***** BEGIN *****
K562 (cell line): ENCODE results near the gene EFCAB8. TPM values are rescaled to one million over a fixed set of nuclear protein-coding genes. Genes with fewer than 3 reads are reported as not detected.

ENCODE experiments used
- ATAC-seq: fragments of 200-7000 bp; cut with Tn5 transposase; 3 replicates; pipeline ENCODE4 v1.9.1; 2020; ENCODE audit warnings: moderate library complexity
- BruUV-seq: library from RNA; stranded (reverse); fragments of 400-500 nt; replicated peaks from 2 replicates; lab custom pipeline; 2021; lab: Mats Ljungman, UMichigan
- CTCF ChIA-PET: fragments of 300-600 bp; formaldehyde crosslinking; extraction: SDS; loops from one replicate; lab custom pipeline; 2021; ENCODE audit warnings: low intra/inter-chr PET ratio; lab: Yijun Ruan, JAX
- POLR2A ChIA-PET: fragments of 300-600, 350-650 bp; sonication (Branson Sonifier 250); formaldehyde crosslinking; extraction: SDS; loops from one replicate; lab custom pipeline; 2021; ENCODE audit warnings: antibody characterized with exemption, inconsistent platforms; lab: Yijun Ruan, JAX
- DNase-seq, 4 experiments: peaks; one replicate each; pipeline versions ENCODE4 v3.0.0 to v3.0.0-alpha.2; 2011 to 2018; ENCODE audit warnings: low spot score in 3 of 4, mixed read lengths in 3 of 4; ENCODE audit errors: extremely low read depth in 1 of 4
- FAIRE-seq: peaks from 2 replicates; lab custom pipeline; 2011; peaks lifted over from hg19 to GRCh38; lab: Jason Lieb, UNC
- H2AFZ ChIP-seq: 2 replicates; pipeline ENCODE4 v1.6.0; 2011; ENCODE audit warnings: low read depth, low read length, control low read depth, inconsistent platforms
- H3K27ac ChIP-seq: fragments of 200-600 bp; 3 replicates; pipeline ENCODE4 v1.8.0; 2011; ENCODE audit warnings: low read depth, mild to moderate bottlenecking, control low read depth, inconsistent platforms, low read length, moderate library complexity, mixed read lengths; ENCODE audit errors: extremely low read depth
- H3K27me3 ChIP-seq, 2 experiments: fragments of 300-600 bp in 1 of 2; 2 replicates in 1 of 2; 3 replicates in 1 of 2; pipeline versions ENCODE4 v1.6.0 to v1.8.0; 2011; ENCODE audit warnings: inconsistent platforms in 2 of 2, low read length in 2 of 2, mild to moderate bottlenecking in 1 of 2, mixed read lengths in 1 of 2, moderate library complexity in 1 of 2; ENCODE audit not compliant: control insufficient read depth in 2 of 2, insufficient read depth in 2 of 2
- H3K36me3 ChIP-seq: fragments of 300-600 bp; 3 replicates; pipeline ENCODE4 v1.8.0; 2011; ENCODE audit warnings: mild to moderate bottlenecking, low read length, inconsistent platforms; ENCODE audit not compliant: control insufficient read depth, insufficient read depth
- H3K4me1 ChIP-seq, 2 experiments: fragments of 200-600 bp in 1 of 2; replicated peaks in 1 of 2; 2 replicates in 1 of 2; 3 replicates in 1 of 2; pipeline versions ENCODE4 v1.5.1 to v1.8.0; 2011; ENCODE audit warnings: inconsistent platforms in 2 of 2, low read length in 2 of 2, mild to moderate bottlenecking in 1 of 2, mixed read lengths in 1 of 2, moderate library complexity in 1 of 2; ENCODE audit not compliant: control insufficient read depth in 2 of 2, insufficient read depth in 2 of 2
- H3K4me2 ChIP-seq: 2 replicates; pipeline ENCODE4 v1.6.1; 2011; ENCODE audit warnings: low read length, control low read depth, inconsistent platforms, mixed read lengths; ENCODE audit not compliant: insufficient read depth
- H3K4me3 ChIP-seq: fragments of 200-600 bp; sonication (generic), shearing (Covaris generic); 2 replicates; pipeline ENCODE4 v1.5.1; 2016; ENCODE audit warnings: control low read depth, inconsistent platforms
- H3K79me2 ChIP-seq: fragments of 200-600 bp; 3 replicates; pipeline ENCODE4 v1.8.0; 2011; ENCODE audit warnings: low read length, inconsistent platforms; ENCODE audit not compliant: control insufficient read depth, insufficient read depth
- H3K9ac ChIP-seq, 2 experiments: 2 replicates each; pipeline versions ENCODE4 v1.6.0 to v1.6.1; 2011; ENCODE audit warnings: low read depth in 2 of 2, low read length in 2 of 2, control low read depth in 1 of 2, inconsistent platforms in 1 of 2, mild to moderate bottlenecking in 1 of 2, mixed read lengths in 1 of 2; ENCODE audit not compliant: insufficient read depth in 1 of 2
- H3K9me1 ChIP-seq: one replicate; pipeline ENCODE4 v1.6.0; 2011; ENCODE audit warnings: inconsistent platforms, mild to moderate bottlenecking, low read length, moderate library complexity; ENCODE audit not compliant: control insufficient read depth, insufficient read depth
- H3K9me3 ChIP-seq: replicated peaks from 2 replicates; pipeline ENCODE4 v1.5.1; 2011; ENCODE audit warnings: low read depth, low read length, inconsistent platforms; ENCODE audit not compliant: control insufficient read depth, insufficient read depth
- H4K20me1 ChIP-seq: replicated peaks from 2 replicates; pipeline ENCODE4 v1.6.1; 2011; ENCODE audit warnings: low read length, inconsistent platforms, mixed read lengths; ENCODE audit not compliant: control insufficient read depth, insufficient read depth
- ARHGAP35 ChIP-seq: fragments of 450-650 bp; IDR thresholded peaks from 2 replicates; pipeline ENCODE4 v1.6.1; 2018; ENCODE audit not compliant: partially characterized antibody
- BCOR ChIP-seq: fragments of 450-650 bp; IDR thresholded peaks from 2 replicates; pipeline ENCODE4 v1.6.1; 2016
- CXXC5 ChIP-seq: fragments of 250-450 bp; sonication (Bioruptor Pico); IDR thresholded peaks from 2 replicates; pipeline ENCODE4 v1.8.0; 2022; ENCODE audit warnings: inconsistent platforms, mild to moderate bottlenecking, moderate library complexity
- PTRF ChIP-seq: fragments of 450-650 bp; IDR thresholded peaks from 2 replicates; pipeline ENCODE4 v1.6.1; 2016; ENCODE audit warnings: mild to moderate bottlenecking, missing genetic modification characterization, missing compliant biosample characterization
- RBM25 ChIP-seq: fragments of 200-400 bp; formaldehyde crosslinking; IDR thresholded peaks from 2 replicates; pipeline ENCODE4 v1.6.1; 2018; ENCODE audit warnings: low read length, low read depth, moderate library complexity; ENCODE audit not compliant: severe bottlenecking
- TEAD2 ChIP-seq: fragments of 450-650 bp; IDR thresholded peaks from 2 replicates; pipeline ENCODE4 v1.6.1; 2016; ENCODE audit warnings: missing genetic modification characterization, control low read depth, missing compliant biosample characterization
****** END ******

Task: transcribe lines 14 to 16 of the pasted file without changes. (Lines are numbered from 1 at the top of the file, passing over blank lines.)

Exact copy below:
- H3K4me2 ChIP-seq: 2 replicates; pipeline ENCODE4 v1.6.1; 2011; ENCODE audit warnings: low read length, control low read depth, inconsistent platforms, mixed read lengths; ENCODE audit not compliant: insufficient read depth
- H3K4me3 ChIP-seq: fragments of 200-600 bp; sonication (generic), shearing (Covaris generic); 2 replicates; pipeline ENCODE4 v1.5.1; 2016; ENCODE audit warnings: control low read depth, inconsistent platforms
- H3K79me2 ChIP-seq: fragments of 200-600 bp; 3 replicates; pipeline ENCODE4 v1.8.0; 2011; ENCODE audit warnings: low read length, inconsistent platforms; ENCODE audit not compliant: control insufficient read depth, insufficient read depth